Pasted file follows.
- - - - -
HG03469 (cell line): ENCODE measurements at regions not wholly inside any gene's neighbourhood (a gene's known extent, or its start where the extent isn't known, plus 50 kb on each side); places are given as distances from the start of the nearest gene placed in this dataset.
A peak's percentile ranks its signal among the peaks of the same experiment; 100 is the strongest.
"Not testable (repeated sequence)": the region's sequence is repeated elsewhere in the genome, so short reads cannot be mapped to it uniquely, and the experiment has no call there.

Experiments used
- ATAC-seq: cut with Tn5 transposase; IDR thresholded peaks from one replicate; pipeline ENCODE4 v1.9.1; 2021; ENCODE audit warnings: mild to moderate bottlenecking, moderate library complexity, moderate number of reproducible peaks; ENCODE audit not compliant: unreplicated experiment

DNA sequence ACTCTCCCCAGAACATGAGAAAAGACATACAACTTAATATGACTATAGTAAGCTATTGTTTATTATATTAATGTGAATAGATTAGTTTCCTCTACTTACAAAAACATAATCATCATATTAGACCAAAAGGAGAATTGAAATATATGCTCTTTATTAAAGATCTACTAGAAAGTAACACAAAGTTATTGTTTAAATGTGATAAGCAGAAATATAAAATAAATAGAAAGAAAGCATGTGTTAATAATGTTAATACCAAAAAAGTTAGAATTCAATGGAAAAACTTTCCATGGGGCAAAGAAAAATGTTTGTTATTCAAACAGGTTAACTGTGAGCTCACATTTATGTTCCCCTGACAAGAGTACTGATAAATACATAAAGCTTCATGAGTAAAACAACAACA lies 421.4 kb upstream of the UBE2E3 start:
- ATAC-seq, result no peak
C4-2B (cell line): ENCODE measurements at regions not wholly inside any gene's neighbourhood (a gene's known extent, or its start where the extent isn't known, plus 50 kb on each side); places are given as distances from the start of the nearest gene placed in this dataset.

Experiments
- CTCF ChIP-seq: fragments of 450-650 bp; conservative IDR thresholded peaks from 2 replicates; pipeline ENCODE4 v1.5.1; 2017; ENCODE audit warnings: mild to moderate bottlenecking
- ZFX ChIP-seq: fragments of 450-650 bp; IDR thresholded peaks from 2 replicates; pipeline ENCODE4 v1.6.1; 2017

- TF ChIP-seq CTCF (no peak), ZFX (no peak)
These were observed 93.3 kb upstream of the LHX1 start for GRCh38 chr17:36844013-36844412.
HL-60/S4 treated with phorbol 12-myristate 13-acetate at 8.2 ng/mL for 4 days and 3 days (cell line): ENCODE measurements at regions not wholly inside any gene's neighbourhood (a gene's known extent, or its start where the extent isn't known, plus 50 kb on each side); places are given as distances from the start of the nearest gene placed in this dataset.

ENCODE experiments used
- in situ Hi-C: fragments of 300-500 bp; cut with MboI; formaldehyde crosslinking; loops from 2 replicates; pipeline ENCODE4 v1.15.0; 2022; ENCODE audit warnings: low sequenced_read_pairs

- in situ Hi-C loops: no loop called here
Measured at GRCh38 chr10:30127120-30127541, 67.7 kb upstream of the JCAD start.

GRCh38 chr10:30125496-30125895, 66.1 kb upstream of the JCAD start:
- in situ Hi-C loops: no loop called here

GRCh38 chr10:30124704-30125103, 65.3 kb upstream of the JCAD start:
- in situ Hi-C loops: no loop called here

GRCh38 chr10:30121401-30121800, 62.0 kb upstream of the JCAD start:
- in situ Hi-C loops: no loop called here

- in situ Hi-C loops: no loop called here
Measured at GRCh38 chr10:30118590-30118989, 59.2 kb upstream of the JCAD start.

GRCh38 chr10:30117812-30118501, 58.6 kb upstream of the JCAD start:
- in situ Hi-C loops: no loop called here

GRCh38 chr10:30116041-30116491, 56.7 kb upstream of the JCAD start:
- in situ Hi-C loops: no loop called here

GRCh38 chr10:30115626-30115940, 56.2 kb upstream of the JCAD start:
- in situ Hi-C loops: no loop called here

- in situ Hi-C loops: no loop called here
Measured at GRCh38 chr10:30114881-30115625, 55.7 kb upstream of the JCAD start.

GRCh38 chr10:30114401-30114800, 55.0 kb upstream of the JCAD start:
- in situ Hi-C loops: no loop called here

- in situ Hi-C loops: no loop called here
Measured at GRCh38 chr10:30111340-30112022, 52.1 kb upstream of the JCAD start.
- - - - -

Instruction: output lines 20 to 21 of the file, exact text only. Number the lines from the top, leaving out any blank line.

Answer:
- in situ Hi-C loops: no loop called here

GRCh38 chr10:30124704-30125103, 65.3 kb upstream of the JCAD start: